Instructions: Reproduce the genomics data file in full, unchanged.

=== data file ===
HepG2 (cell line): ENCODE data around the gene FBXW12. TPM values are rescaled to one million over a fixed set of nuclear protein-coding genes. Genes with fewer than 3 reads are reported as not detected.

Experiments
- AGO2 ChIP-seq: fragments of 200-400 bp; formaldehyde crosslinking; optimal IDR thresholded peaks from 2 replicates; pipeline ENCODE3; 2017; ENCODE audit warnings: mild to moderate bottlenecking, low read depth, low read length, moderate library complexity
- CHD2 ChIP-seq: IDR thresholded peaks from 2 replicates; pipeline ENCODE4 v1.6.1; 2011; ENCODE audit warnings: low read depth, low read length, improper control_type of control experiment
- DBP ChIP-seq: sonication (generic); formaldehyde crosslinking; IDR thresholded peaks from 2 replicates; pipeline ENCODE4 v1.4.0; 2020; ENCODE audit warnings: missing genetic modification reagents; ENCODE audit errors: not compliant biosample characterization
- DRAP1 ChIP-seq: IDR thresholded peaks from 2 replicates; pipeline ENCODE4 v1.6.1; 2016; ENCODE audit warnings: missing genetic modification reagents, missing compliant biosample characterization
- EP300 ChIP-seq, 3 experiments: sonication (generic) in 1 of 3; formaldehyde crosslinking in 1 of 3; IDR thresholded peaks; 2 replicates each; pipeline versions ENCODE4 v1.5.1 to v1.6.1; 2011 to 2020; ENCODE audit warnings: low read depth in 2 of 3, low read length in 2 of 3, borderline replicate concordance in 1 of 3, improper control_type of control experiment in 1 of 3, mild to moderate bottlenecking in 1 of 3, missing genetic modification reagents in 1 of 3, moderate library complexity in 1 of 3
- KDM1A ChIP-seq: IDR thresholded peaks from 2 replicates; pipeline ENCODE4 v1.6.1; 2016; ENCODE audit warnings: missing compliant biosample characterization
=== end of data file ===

HepG2 (cell line): ENCODE data around the gene FBXW12. TPM values are rescaled to one million over a fixed set of nuclear protein-coding genes. Genes with fewer than 3 reads are reported as not detected.

Experiments
- AGO2 ChIP-seq: fragments of 200-400 bp; formaldehyde crosslinking; optimal IDR thresholded peaks from 2 replicates; pipeline ENCODE3; 2017; ENCODE audit warnings: mild to moderate bottlenecking, low read depth, low read length, moderate library complexity
- CHD2 ChIP-seq: IDR thresholded peaks from 2 replicates; pipeline ENCODE4 v1.6.1; 2011; ENCODE audit warnings: low read depth, low read length, improper control_type of control experiment
- DBP ChIP-seq: sonication (generic); formaldehyde crosslinking; IDR thresholded peaks from 2 replicates; pipeline ENCODE4 v1.4.0; 2020; ENCODE audit warnings: missing genetic modification reagents; ENCODE audit errors: not compliant biosample characterization
- DRAP1 ChIP-seq: IDR thresholded peaks from 2 replicates; pipeline ENCODE4 v1.6.1; 2016; ENCODE audit warnings: missing genetic modification reagents, missing compliant biosample characterization
- EP300 ChIP-seq, 3 experiments: sonication (generic) in 1 of 3; formaldehyde crosslinking in 1 of 3; IDR thresholded peaks; 2 replicates each; pipeline versions ENCODE4 v1.5.1 to v1.6.1; 2011 to 2020; ENCODE audit warnings: low read depth in 2 of 3, low read length in 2 of 3, borderline replicate concordance in 1 of 3, improper control_type of control experiment in 1 of 3, mild to moderate bottlenecking in 1 of 3, missing genetic modification reagents in 1 of 3, moderate library complexity in 1 of 3
- KDM1A ChIP-seq: IDR thresholded peaks from 2 replicates; pipeline ENCODE4 v1.6.1; 2016; ENCODE audit warnings: missing compliant biosample characterization